I am also trying to evaluate the iPad at school but our bursar wants to know full scale pricing for a rollout before she will agree to start assessing pedagogical usage. My solution was to buy my own one and start doing my own assessing.

    It’s a very good device but by no means perfect yet. A long way to go before it’s ready for school usage.

  • S Oleary

    We are introducing iPads at Year 9 (thirteen year olds) next year in spanish and we have been developing inquiry learning courses with a focus on both independent, individual exploration of the language and collaborative strategies.  This is driven by our new national curriculum’s emphasis on an altered pedagogical focus, more student and process driven than our current assessment focused teaching.  This paradigm shift has been demanding to implement, especially at a beginner level. However, the iPad has risen to the challenge, and we are implementing a range of apps, many free, which will enable greater access to a range of Spanish pronunciations in vocabulary acquisition. Podcasts are proving very useful also, especially Bueno espanol, but also others.  Many internet programs such as eduGlogster, the online poster publishers, are still getting apps together, as the rapid uptake by schools has caught everyone by surprise. I will keep watching your blog and try and link to mine.
    Sorrel Oleary
    TIC Spanish
    Orewa College
    New Zealand

    • Lhill

      Dear Sorrel,
      Would you be so kind to mention what are the apps that you are now implementing? We are a school for the arts in southern California, USA and I am interested in tying out all these new technology!
      Saludos afectuosos,
      Lidia Samayoa-Hill

      • S Oleary

        Hello Lidia,
        Not sure where to begin, but as an opening for beginners we are using the range of apps that offer alphabetization, then moving on to Qbooks such as Sally el ozo perezoso to give contextualized practice with hearing and producing letters. Other apps for use with beginners include Play to Learn series and ML series. Many of these are generic and available for other languages also.  Just enter Spanish into categories in the app store and you will have thousands to select from, depending on your course, level and content.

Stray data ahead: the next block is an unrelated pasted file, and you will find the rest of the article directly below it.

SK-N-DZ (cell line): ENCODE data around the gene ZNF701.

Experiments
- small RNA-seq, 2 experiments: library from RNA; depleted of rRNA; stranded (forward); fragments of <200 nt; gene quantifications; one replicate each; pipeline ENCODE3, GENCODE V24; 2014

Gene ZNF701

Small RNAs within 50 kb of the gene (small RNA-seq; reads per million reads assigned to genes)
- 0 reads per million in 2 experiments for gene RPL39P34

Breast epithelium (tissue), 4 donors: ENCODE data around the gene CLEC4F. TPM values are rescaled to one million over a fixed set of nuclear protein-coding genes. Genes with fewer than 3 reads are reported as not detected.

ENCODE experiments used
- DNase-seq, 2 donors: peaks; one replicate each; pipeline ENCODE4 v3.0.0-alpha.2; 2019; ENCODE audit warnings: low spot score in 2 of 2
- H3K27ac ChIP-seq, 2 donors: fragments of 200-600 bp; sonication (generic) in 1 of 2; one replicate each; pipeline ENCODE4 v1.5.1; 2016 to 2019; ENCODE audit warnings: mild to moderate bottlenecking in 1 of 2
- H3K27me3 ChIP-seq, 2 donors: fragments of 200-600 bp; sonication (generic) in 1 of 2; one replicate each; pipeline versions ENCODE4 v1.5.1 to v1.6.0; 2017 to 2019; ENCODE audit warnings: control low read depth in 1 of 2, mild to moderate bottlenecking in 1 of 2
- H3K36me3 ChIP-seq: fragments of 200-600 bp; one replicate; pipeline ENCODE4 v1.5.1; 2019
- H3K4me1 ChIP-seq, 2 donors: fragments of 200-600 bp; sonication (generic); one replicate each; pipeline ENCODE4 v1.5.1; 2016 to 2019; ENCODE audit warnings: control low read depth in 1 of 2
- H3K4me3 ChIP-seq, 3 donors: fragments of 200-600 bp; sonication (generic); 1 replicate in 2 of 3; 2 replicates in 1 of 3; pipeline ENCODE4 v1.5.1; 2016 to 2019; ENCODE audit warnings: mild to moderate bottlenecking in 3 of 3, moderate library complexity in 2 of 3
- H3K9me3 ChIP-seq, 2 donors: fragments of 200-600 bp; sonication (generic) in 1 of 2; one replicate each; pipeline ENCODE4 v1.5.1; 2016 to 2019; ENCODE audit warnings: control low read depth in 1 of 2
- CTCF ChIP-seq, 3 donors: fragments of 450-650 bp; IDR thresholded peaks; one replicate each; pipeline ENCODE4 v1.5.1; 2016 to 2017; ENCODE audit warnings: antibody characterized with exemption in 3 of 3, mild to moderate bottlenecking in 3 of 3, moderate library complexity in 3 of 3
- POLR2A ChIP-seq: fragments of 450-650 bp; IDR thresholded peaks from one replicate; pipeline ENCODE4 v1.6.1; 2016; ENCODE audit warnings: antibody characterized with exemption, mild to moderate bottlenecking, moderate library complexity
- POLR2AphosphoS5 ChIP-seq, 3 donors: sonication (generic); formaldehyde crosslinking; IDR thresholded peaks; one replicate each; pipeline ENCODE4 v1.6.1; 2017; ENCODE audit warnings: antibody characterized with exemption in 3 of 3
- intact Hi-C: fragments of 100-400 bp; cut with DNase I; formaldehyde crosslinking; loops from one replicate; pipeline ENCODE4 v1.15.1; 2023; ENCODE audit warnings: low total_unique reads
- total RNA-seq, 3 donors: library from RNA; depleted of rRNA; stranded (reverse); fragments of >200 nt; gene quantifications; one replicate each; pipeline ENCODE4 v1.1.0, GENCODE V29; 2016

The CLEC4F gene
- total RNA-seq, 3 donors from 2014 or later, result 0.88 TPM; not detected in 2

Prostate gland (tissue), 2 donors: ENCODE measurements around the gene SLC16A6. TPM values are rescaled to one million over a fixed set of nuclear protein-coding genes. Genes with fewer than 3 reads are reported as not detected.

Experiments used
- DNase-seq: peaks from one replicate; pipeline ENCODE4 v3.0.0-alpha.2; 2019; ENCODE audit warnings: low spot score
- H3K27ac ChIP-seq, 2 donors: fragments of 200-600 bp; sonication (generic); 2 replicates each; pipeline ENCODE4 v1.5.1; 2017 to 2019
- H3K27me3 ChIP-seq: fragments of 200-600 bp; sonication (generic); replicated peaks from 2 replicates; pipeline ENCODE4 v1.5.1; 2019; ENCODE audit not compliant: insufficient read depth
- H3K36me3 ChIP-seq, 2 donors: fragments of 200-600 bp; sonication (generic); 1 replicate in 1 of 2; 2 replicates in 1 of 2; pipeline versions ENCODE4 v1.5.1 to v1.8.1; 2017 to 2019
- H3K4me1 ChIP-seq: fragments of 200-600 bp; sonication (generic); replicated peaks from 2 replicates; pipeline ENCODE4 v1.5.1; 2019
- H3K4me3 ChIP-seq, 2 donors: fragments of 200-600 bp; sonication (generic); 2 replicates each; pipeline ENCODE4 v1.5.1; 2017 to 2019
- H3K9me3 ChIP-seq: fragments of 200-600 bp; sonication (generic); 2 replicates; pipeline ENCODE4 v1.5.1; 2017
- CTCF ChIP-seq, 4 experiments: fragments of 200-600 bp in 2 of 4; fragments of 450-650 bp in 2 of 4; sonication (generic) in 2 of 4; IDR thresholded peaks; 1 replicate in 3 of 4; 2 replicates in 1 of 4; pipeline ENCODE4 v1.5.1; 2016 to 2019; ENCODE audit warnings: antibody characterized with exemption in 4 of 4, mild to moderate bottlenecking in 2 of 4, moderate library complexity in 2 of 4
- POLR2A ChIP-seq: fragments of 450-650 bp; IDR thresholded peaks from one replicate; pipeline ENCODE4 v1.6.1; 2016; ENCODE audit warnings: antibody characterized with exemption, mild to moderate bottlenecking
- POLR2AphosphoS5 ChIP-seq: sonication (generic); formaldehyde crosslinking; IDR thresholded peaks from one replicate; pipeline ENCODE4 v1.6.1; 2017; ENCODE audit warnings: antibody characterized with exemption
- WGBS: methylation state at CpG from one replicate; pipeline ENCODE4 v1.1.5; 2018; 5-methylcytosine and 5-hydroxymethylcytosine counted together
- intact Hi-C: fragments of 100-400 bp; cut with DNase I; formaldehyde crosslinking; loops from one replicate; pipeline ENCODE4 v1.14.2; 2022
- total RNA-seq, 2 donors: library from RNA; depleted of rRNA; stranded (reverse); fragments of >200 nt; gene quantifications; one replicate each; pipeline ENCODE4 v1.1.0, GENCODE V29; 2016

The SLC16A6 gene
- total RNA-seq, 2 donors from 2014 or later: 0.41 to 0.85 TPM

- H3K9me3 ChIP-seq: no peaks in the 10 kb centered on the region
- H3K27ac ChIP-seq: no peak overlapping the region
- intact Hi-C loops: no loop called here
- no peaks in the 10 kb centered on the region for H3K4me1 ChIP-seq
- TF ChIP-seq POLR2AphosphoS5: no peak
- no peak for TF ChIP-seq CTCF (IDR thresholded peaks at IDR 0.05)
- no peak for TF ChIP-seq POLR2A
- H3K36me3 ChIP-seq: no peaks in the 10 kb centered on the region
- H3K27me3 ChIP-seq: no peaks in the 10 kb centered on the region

Sorrel 

  • Ehill

    I too am carrying out the same research with a single android tablet in my science classes with very encouraging results.  I am doing this because a few of my students brought their own tablets to class and wanted to know how they could be useful.  I am finding out the answers!  Teachers need to be up with the play as technology advances.

    • Cgrant

      Hi! Could you tell me any really useful Science apps you have found, please?
      Many thanks
      Caroline

  • CA

    Thanks for sharing your expertise and insights.  We are continually learning from you.  http://bit.ly/oriiNu

  • Wik79

    Thank you for sharing this. It’s very interesting to read, as this is the beginning of such an exciting time for interactive books. A quick technical question, when you produced your book and saved it as an e-pub file, could you just add it to your own iBooks library on your computer or did you have to submit it through the Bookstore and get it from there?

  • Gayle Brownlow

    Your post gives some good suggestions for an innovative start to using IPads in the classroom.  I will further explore your blog to find other ways you’ve used this tool in your classes.  Thank you for your creative approach.